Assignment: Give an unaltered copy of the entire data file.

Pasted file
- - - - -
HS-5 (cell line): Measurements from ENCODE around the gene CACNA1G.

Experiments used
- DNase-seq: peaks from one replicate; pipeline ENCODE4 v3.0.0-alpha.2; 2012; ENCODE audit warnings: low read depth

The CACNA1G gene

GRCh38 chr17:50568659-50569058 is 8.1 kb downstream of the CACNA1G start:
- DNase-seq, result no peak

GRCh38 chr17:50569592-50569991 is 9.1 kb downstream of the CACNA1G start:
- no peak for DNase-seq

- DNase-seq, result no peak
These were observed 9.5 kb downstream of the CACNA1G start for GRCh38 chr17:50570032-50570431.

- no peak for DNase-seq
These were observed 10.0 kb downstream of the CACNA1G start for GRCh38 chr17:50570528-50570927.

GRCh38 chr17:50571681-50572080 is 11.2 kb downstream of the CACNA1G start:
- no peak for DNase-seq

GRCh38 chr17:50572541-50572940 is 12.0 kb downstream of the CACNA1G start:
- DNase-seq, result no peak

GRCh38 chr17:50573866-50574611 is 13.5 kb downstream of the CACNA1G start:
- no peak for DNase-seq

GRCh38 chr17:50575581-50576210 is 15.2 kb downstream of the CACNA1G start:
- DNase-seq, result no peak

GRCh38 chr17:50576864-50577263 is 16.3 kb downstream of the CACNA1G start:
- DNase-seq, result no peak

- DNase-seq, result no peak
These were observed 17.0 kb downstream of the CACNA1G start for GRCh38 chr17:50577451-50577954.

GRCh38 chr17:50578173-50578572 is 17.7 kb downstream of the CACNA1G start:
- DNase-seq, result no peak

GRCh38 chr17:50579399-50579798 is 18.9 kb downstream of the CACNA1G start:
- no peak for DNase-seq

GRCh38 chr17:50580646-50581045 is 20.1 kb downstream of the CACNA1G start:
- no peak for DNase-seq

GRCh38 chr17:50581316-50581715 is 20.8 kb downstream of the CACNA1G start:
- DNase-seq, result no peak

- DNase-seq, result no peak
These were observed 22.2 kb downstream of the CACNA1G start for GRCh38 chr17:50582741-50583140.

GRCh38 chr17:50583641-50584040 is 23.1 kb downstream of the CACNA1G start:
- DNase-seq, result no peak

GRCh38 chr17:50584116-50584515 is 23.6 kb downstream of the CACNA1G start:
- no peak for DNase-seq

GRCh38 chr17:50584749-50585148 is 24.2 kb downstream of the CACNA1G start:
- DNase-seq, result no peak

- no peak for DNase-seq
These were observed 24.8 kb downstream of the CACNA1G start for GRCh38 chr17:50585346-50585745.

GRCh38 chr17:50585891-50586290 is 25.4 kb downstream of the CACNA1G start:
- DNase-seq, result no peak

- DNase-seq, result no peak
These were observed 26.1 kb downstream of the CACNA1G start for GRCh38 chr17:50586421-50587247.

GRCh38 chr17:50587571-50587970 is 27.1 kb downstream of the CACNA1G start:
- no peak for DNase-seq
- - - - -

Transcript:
HS-5 (cell line): Measurements from ENCODE around the gene CACNA1G.

Experiments used
- DNase-seq: peaks from one replicate; pipeline ENCODE4 v3.0.0-alpha.2; 2012; ENCODE audit warnings: low read depth

The CACNA1G gene

GRCh38 chr17:50568659-50569058 is 8.1 kb downstream of the CACNA1G start:
- DNase-seq, result no peak

GRCh38 chr17:50569592-50569991 is 9.1 kb downstream of the CACNA1G start:
- no peak for DNase-seq

- DNase-seq, result no peak
These were observed 9.5 kb downstream of the CACNA1G start for GRCh38 chr17:50570032-50570431.

- no peak for DNase-seq
These were observed 10.0 kb downstream of the CACNA1G start for GRCh38 chr17:50570528-50570927.

GRCh38 chr17:50571681-50572080 is 11.2 kb downstream of the CACNA1G start:
- no peak for DNase-seq

GRCh38 chr17:50572541-50572940 is 12.0 kb downstream of the CACNA1G start:
- DNase-seq, result no peak

GRCh38 chr17:50573866-50574611 is 13.5 kb downstream of the CACNA1G start:
- no peak for DNase-seq

GRCh38 chr17:50575581-50576210 is 15.2 kb downstream of the CACNA1G start:
- DNase-seq, result no peak

GRCh38 chr17:50576864-50577263 is 16.3 kb downstream of the CACNA1G start:
- DNase-seq, result no peak

- DNase-seq, result no peak
These were observed 17.0 kb downstream of the CACNA1G start for GRCh38 chr17:50577451-50577954.

GRCh38 chr17:50578173-50578572 is 17.7 kb downstream of the CACNA1G start:
- DNase-seq, result no peak

GRCh38 chr17:50579399-50579798 is 18.9 kb downstream of the CACNA1G start:
- no peak for DNase-seq

GRCh38 chr17:50580646-50581045 is 20.1 kb downstream of the CACNA1G start:
- no peak for DNase-seq

GRCh38 chr17:50581316-50581715 is 20.8 kb downstream of the CACNA1G start:
- DNase-seq, result no peak

- DNase-seq, result no peak
These were observed 22.2 kb downstream of the CACNA1G start for GRCh38 chr17:50582741-50583140.

GRCh38 chr17:50583641-50584040 is 23.1 kb downstream of the CACNA1G start:
- DNase-seq, result no peak

GRCh38 chr17:50584116-50584515 is 23.6 kb downstream of the CACNA1G start:
- no peak for DNase-seq

GRCh38 chr17:50584749-50585148 is 24.2 kb downstream of the CACNA1G start:
- DNase-seq, result no peak

- no peak for DNase-seq
These were observed 24.8 kb downstream of the CACNA1G start for GRCh38 chr17:50585346-50585745.

GRCh38 chr17:50585891-50586290 is 25.4 kb downstream of the CACNA1G start:
- DNase-seq, result no peak

- DNase-seq, result no peak
These were observed 26.1 kb downstream of the CACNA1G start for GRCh38 chr17:50586421-50587247.

GRCh38 chr17:50587571-50587970 is 27.1 kb downstream of the CACNA1G start:
- no peak for DNase-seq